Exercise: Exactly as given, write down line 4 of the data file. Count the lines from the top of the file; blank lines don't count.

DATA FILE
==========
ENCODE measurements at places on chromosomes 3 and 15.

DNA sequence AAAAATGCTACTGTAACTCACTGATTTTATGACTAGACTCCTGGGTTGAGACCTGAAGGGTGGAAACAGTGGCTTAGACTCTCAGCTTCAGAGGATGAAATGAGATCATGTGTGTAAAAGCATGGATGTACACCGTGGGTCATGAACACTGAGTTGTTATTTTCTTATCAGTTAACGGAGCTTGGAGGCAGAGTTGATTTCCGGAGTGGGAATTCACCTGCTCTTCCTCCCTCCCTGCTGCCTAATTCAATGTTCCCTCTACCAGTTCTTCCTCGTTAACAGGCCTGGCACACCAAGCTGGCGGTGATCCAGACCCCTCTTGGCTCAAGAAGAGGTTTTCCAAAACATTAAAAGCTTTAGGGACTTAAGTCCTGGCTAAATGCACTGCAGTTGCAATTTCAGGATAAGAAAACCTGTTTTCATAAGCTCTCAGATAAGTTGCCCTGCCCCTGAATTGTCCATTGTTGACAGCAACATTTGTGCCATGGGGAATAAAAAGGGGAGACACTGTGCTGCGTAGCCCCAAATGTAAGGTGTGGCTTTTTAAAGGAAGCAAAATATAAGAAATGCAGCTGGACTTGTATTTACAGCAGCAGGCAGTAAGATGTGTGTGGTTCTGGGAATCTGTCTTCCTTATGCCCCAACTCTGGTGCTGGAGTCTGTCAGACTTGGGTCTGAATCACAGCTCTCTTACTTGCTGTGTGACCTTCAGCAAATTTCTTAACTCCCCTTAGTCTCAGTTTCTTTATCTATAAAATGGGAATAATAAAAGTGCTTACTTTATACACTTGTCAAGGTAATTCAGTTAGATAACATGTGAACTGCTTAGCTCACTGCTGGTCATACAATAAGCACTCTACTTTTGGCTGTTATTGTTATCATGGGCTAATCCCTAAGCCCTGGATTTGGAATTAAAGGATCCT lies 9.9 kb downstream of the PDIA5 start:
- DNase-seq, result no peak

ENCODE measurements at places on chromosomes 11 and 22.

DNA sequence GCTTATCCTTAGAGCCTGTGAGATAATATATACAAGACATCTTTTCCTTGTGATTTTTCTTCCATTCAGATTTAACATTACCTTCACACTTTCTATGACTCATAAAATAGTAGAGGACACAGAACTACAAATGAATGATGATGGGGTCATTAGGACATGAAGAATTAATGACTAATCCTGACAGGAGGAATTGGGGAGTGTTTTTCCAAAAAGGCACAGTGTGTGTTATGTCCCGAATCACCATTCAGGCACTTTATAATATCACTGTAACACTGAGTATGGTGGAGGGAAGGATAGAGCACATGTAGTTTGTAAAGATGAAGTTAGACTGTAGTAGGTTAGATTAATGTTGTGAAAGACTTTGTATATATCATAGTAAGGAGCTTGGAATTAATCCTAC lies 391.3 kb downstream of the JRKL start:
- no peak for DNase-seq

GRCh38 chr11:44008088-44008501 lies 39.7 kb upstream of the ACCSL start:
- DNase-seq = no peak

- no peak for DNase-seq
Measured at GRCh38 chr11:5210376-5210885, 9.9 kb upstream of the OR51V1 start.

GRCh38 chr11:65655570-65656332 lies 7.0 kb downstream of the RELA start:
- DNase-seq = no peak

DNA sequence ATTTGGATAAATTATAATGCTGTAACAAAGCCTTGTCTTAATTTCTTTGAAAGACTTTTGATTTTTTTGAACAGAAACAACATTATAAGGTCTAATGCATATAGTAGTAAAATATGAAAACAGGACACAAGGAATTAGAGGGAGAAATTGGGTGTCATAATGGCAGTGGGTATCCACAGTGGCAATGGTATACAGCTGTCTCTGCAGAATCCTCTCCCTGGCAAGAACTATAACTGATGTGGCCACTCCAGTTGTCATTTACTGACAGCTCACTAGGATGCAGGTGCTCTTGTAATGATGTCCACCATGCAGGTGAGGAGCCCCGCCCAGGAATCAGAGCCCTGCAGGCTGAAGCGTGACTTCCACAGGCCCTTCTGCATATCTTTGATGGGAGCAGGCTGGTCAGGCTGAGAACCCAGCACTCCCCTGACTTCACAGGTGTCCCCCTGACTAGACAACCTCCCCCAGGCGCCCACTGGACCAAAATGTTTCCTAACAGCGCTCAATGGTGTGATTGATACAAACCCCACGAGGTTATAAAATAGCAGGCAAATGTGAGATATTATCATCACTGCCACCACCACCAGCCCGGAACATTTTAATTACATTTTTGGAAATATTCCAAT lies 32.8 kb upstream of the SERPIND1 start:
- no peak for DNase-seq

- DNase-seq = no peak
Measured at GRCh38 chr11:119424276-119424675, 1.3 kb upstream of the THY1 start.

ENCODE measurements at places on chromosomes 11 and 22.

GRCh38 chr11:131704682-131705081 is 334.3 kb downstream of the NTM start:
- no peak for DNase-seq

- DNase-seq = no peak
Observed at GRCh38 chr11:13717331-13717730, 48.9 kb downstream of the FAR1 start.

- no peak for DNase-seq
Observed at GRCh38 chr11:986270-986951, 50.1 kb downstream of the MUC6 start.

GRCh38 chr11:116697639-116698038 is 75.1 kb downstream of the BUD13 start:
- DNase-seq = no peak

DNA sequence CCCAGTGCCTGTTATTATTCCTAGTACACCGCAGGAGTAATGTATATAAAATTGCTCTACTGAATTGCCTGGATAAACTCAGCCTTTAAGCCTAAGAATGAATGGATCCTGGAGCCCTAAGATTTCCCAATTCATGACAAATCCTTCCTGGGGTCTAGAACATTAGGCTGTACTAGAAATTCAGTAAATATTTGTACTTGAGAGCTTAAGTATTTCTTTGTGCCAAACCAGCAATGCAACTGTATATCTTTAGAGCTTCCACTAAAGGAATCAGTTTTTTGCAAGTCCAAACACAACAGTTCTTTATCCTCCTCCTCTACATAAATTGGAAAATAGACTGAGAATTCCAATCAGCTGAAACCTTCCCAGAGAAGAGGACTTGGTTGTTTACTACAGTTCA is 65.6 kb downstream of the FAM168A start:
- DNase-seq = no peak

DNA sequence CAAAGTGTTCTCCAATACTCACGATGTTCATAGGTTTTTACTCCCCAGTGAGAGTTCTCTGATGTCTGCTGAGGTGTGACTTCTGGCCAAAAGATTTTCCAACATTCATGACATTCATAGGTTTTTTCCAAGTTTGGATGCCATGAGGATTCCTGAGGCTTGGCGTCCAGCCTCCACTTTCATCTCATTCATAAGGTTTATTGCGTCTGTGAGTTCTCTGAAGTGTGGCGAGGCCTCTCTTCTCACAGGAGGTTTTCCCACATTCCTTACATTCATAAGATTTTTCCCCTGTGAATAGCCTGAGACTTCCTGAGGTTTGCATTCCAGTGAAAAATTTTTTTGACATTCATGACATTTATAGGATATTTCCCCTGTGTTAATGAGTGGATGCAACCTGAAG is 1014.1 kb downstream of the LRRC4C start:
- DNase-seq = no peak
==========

ENCODE measurements at places on chromosomes 11 and 22.